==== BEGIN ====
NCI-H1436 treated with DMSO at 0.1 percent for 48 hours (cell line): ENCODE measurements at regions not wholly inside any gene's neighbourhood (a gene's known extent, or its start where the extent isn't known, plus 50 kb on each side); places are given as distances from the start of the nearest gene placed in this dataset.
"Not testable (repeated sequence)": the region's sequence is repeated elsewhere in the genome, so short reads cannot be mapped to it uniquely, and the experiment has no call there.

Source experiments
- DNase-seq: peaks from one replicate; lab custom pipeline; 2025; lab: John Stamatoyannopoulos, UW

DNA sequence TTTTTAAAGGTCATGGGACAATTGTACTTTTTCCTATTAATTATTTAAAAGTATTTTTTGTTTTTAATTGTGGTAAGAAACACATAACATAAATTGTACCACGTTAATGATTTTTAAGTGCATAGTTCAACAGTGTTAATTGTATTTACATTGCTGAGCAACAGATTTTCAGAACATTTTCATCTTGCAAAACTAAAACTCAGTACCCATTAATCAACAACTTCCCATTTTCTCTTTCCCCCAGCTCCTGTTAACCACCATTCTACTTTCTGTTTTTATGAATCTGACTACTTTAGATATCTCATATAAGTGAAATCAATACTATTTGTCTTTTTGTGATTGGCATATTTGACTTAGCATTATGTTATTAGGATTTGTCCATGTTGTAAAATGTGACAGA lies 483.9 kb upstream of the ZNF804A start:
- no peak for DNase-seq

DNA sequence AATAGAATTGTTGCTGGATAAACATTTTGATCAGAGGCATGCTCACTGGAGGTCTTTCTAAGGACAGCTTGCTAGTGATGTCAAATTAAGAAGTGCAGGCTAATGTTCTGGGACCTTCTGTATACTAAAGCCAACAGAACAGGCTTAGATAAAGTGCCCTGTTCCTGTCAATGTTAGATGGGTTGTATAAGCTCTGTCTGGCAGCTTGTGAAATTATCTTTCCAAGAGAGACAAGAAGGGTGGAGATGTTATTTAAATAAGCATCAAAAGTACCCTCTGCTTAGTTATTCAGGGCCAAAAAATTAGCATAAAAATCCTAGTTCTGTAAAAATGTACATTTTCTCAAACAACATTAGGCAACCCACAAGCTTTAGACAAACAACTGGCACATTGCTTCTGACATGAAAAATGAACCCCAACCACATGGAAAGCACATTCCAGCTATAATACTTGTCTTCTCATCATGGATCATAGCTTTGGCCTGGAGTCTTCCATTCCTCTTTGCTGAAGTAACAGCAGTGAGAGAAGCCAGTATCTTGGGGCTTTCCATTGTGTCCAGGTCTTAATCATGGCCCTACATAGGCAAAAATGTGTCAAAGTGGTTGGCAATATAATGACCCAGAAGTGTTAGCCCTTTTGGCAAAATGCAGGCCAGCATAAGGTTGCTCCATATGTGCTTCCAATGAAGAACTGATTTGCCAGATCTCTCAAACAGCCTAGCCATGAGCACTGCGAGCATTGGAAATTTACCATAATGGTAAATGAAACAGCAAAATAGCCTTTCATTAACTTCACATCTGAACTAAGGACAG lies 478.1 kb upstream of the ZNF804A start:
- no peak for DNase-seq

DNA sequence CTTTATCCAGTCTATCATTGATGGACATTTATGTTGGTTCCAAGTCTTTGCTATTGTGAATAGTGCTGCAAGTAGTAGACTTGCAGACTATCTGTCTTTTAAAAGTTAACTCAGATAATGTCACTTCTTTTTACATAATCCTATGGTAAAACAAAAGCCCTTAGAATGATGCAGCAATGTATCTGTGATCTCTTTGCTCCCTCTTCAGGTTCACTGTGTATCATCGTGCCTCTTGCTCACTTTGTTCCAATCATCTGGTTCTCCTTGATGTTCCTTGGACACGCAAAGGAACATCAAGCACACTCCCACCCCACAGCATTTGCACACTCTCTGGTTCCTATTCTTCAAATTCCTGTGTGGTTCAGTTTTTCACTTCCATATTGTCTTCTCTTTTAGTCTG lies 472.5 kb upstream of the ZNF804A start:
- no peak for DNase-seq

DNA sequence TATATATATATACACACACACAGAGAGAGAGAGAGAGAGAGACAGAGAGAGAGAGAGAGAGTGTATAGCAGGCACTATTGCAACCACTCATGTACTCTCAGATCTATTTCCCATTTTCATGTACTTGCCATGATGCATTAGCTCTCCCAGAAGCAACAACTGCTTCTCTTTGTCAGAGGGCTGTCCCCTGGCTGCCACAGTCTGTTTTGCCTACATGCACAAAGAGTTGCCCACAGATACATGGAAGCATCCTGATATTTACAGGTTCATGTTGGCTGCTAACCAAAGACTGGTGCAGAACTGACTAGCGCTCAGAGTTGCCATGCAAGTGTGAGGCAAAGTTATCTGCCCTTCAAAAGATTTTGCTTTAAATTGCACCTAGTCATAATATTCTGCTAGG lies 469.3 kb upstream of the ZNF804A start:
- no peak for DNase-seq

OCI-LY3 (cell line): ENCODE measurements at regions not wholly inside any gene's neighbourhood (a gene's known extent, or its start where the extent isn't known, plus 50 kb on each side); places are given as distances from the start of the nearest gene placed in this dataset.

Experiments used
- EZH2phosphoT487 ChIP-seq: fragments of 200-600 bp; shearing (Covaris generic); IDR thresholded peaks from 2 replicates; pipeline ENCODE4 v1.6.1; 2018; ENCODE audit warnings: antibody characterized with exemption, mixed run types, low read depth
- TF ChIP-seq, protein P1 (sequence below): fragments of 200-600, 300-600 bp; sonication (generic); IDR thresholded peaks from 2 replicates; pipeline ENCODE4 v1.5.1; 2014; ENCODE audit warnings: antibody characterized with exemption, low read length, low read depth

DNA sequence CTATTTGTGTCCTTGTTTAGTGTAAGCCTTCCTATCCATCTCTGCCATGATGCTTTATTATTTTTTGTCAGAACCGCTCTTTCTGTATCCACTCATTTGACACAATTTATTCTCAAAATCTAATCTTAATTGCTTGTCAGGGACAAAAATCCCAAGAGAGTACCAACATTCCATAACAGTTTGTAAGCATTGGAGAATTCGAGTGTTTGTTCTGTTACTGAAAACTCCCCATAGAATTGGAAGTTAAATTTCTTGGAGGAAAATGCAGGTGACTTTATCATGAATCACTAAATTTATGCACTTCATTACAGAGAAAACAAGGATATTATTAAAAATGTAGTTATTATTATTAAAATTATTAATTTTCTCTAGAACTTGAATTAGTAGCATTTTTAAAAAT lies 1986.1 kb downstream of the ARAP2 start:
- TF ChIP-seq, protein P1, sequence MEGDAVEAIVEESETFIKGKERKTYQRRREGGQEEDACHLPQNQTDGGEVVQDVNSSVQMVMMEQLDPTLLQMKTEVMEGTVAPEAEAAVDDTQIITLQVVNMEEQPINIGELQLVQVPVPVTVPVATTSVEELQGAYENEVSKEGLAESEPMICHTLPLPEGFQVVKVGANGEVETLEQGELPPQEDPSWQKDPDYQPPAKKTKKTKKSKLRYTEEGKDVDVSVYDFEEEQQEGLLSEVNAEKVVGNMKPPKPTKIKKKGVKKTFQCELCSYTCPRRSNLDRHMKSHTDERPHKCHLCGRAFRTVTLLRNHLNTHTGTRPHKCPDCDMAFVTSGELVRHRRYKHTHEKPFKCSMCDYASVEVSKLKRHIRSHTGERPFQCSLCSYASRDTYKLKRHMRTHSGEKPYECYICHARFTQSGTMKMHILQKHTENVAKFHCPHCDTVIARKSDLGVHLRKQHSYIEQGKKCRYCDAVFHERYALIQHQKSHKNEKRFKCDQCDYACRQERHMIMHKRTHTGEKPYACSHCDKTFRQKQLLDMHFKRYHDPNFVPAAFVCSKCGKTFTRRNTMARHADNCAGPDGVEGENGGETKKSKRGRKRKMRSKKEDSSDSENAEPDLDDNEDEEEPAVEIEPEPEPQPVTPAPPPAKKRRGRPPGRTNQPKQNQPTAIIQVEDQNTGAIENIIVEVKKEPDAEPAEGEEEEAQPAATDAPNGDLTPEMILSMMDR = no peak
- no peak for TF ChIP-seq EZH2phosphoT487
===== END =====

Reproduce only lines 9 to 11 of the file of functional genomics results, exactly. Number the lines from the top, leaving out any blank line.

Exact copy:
DNA sequence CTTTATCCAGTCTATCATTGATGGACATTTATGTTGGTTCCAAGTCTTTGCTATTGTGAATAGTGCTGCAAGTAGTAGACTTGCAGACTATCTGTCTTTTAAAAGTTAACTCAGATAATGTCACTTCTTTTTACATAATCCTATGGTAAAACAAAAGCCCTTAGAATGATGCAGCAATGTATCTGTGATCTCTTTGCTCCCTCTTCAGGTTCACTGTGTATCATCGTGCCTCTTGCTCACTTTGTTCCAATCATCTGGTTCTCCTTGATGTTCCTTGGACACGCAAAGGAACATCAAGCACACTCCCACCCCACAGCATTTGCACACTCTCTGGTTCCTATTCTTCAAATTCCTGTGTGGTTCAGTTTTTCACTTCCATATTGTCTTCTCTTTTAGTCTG lies 472.5 kb upstream of the ZNF804A start:
- no peak for DNase-seq

DNA sequence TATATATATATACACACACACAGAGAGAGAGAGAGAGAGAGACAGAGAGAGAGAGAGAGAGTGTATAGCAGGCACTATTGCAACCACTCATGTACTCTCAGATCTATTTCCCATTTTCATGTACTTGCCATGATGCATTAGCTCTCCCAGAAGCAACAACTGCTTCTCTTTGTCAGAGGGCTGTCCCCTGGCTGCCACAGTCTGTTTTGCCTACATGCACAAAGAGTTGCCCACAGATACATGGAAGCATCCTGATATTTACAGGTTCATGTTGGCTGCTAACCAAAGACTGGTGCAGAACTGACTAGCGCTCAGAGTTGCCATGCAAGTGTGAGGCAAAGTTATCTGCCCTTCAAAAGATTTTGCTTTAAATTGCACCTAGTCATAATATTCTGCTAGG lies 469.3 kb upstream of the ZNF804A start: